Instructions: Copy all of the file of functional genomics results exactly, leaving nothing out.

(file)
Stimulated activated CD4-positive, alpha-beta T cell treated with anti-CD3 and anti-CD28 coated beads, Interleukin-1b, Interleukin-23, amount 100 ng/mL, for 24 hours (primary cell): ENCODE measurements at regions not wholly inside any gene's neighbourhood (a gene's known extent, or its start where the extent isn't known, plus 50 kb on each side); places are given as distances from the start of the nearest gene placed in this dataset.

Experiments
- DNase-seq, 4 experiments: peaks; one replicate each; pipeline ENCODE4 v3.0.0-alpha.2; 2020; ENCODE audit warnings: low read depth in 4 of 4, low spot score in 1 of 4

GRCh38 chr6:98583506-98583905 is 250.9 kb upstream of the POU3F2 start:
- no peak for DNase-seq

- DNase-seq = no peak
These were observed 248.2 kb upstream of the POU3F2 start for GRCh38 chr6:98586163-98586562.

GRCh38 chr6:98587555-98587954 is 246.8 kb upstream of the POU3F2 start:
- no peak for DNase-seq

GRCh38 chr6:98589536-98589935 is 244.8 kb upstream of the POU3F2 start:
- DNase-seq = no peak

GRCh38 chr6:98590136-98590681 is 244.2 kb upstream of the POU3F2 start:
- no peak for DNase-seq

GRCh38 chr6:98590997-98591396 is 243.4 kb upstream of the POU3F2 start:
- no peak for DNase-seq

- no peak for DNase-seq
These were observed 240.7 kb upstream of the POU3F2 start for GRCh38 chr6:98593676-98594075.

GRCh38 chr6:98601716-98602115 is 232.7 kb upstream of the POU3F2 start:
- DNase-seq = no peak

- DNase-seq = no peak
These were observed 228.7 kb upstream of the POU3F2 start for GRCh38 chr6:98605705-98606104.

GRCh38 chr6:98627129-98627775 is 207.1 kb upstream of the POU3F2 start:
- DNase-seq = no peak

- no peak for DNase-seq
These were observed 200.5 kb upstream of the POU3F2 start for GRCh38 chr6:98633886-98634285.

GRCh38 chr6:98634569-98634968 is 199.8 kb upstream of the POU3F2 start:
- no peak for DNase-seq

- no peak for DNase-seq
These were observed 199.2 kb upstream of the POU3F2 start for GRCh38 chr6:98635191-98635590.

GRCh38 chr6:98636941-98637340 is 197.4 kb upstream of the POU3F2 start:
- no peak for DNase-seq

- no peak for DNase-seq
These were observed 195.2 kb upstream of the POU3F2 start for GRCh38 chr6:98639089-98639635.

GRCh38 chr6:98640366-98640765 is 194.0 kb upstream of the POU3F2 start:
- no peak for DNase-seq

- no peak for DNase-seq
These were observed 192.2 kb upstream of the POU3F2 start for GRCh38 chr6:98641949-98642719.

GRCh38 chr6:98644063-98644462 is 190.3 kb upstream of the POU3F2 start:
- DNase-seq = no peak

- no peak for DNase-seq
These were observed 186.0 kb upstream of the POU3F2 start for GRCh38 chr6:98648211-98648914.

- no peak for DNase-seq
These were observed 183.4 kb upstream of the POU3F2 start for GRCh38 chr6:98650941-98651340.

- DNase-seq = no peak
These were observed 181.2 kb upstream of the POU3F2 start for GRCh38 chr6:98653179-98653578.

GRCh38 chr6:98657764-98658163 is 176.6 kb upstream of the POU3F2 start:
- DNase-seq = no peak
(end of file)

Stimulated activated CD4-positive, alpha-beta T cell treated with anti-CD3 and anti-CD28 coated beads, Interleukin-1b, Interleukin-23, amount 100 ng/mL, for 24 hours (primary cell): ENCODE measurements at regions not wholly inside any gene's neighbourhood (a gene's known extent, or its start where the extent isn't known, plus 50 kb on each side); places are given as distances from the start of the nearest gene placed in this dataset.

Experiments
- DNase-seq, 4 experiments: peaks; one replicate each; pipeline ENCODE4 v3.0.0-alpha.2; 2020; ENCODE audit warnings: low read depth in 4 of 4, low spot score in 1 of 4

GRCh38 chr6:98583506-98583905 is 250.9 kb upstream of the POU3F2 start:
- no peak for DNase-seq

- DNase-seq = no peak
These were observed 248.2 kb upstream of the POU3F2 start for GRCh38 chr6:98586163-98586562.

GRCh38 chr6:98587555-98587954 is 246.8 kb upstream of the POU3F2 start:
- no peak for DNase-seq

GRCh38 chr6:98589536-98589935 is 244.8 kb upstream of the POU3F2 start:
- DNase-seq = no peak

GRCh38 chr6:98590136-98590681 is 244.2 kb upstream of the POU3F2 start:
- no peak for DNase-seq

GRCh38 chr6:98590997-98591396 is 243.4 kb upstream of the POU3F2 start:
- no peak for DNase-seq

- no peak for DNase-seq
These were observed 240.7 kb upstream of the POU3F2 start for GRCh38 chr6:98593676-98594075.

GRCh38 chr6:98601716-98602115 is 232.7 kb upstream of the POU3F2 start:
- DNase-seq = no peak

- DNase-seq = no peak
These were observed 228.7 kb upstream of the POU3F2 start for GRCh38 chr6:98605705-98606104.

GRCh38 chr6:98627129-98627775 is 207.1 kb upstream of the POU3F2 start:
- DNase-seq = no peak

- no peak for DNase-seq
These were observed 200.5 kb upstream of the POU3F2 start for GRCh38 chr6:98633886-98634285.

GRCh38 chr6:98634569-98634968 is 199.8 kb upstream of the POU3F2 start:
- no peak for DNase-seq

- no peak for DNase-seq
These were observed 199.2 kb upstream of the POU3F2 start for GRCh38 chr6:98635191-98635590.

GRCh38 chr6:98636941-98637340 is 197.4 kb upstream of the POU3F2 start:
- no peak for DNase-seq

- no peak for DNase-seq
These were observed 195.2 kb upstream of the POU3F2 start for GRCh38 chr6:98639089-98639635.

GRCh38 chr6:98640366-98640765 is 194.0 kb upstream of the POU3F2 start:
- no peak for DNase-seq

- no peak for DNase-seq
These were observed 192.2 kb upstream of the POU3F2 start for GRCh38 chr6:98641949-98642719.

GRCh38 chr6:98644063-98644462 is 190.3 kb upstream of the POU3F2 start:
- DNase-seq = no peak

- no peak for DNase-seq
These were observed 186.0 kb upstream of the POU3F2 start for GRCh38 chr6:98648211-98648914.

- no peak for DNase-seq
These were observed 183.4 kb upstream of the POU3F2 start for GRCh38 chr6:98650941-98651340.

- DNase-seq = no peak
These were observed 181.2 kb upstream of the POU3F2 start for GRCh38 chr6:98653179-98653578.

GRCh38 chr6:98657764-98658163 is 176.6 kb upstream of the POU3F2 start:
- DNase-seq = no peak